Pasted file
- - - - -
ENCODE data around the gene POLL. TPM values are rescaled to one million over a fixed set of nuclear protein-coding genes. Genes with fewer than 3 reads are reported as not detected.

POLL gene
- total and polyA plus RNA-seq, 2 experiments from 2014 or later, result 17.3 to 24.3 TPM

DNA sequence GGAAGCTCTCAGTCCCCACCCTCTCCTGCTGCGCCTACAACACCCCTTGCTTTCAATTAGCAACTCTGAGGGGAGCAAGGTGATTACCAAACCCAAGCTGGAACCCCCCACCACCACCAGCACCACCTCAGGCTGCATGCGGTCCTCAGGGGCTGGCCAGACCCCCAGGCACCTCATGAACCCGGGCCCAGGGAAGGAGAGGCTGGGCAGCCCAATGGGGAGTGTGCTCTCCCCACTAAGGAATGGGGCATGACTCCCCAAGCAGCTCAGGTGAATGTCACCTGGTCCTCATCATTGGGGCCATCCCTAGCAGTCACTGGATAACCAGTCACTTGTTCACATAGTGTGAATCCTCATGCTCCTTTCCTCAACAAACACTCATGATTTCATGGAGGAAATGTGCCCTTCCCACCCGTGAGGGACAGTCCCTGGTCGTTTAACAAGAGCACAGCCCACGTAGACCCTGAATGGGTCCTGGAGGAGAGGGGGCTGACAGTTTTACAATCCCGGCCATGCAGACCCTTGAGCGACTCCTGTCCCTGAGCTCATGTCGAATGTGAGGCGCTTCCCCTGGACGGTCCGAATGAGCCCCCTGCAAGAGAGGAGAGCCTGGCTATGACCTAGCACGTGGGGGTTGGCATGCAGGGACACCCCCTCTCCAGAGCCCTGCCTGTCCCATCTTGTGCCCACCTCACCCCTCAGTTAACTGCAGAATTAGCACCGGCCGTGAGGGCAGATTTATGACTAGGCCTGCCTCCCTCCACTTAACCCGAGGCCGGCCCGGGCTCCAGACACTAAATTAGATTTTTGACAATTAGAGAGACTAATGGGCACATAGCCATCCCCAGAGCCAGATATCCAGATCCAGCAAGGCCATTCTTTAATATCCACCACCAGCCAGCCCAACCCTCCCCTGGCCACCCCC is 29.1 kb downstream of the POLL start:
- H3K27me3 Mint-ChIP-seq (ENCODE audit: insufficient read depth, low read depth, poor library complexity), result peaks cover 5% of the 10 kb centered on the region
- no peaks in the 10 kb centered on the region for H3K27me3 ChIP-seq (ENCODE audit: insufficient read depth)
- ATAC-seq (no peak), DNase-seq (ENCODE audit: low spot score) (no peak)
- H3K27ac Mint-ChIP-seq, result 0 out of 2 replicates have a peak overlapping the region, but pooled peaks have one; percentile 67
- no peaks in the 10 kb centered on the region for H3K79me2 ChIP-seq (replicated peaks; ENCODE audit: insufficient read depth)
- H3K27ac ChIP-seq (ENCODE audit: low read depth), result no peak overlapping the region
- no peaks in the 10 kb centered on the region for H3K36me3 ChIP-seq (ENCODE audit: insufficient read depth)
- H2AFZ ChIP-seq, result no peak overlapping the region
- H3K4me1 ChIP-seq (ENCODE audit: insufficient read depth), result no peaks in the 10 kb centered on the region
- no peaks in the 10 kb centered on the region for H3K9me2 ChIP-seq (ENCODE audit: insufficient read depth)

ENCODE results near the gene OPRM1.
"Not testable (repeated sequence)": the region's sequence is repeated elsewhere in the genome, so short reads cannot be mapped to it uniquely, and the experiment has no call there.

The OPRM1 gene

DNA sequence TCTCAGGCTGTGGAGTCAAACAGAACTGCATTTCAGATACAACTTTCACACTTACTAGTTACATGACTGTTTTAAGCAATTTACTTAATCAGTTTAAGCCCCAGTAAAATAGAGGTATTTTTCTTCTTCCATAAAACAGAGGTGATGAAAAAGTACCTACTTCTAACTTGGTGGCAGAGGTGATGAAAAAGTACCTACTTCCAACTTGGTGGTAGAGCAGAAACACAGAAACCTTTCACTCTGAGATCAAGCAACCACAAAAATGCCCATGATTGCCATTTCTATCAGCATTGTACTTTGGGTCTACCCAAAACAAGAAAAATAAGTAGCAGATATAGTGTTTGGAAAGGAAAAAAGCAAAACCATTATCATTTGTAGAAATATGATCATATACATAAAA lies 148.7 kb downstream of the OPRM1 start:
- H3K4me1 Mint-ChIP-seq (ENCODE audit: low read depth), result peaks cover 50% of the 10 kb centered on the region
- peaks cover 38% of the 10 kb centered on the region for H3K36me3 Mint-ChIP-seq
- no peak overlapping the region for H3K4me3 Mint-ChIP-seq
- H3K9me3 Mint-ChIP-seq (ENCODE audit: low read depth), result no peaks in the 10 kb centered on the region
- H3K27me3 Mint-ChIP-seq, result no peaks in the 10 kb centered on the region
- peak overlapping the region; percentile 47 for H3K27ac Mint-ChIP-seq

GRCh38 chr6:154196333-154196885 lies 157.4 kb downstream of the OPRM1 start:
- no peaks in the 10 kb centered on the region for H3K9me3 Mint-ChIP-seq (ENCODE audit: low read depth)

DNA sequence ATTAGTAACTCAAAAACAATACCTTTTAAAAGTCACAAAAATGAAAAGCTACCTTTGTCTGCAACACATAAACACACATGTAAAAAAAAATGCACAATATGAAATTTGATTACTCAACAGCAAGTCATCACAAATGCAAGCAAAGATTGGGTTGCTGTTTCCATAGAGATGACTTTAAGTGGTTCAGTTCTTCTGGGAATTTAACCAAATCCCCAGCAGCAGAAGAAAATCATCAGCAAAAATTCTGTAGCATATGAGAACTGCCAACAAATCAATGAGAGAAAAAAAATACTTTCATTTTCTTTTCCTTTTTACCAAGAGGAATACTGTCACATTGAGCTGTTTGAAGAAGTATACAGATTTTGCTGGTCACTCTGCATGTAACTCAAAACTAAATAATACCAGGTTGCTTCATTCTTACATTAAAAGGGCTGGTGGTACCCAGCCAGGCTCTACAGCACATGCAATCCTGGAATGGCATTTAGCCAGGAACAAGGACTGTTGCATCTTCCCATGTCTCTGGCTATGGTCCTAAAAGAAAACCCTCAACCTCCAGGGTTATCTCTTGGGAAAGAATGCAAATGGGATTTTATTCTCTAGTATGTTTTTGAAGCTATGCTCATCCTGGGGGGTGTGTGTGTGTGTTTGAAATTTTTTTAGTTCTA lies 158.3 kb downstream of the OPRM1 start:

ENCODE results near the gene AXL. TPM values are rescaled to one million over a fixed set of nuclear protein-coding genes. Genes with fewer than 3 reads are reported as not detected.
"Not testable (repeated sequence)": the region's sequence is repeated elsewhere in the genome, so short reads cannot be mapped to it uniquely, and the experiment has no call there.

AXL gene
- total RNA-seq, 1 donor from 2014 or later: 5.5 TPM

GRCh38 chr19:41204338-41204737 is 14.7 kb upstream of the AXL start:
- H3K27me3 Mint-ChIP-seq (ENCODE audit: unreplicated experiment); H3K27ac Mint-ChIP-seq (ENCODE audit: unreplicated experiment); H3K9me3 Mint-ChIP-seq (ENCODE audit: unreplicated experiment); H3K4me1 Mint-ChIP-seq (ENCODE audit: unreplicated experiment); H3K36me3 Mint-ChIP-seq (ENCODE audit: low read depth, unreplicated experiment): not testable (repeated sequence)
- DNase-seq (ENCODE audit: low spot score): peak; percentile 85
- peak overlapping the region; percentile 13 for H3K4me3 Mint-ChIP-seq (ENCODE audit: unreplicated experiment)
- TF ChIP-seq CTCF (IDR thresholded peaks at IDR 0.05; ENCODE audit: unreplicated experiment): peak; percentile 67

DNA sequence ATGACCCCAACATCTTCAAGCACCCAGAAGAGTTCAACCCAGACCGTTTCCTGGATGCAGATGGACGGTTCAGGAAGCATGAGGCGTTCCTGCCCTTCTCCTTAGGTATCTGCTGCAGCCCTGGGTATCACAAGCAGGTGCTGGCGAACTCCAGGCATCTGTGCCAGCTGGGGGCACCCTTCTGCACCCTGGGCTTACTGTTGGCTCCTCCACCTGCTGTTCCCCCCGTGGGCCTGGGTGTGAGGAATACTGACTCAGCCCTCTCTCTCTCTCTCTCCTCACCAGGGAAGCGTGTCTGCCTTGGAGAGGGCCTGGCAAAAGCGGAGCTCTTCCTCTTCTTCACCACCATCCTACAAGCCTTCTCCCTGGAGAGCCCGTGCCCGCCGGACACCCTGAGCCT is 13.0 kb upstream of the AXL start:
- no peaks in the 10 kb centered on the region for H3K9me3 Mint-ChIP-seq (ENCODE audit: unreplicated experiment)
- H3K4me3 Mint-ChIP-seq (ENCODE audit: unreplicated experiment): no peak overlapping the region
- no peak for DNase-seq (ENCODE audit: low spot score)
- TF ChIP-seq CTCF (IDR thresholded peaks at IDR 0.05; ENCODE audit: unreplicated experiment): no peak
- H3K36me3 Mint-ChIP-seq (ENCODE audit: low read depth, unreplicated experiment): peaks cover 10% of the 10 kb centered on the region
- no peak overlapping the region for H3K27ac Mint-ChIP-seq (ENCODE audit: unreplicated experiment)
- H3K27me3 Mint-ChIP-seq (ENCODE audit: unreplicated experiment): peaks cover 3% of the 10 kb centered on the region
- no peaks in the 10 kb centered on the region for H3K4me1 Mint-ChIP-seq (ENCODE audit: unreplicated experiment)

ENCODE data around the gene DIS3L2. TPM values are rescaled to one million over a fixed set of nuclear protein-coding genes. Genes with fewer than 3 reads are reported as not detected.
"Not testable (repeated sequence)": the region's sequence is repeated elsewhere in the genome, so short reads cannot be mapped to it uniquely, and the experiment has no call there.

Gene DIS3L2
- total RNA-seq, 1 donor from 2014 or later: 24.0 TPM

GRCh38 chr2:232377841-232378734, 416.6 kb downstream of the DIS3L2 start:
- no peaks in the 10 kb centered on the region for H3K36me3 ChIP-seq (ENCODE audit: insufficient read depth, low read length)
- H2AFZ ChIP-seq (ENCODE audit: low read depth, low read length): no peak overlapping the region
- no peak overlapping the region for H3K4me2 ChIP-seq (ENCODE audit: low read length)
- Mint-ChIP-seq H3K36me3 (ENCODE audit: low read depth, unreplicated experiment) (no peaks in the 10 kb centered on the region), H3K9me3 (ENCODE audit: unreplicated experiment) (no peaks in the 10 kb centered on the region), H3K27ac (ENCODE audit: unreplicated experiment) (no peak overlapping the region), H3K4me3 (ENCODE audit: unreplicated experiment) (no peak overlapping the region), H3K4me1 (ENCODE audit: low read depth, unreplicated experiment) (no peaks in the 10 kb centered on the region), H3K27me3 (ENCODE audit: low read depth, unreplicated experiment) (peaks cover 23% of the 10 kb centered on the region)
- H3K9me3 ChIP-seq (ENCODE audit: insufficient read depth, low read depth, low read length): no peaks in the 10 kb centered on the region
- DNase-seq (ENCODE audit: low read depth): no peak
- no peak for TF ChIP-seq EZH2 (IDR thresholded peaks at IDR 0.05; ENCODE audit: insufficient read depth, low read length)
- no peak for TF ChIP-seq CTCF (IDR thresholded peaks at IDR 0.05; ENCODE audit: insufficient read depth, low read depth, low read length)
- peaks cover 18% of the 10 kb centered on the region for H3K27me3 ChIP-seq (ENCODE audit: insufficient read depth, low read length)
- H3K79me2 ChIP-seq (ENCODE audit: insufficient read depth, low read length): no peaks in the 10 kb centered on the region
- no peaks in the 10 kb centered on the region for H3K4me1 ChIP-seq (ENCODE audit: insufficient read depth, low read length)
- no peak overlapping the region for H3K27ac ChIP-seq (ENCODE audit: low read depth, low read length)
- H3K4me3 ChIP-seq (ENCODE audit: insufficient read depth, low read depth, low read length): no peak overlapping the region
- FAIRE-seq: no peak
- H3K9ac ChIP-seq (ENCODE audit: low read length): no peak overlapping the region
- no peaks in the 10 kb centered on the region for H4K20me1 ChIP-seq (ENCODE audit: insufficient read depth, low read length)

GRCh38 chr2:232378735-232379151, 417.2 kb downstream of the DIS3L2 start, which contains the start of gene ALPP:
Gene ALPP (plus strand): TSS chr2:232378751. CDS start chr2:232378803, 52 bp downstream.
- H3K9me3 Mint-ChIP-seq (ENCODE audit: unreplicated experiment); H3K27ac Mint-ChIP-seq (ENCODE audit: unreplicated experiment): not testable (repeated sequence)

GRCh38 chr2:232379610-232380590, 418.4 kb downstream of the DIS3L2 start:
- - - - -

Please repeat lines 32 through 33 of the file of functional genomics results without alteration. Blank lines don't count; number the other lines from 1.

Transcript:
GRCh38 chr19:41204338-41204737 is 14.7 kb upstream of the AXL start:
- H3K27me3 Mint-ChIP-seq (ENCODE audit: unreplicated experiment); H3K27ac Mint-ChIP-seq (ENCODE audit: unreplicated experiment); H3K9me3 Mint-ChIP-seq (ENCODE audit: unreplicated experiment); H3K4me1 Mint-ChIP-seq (ENCODE audit: unreplicated experiment); H3K36me3 Mint-ChIP-seq (ENCODE audit: low read depth, unreplicated experiment): not testable (repeated sequence)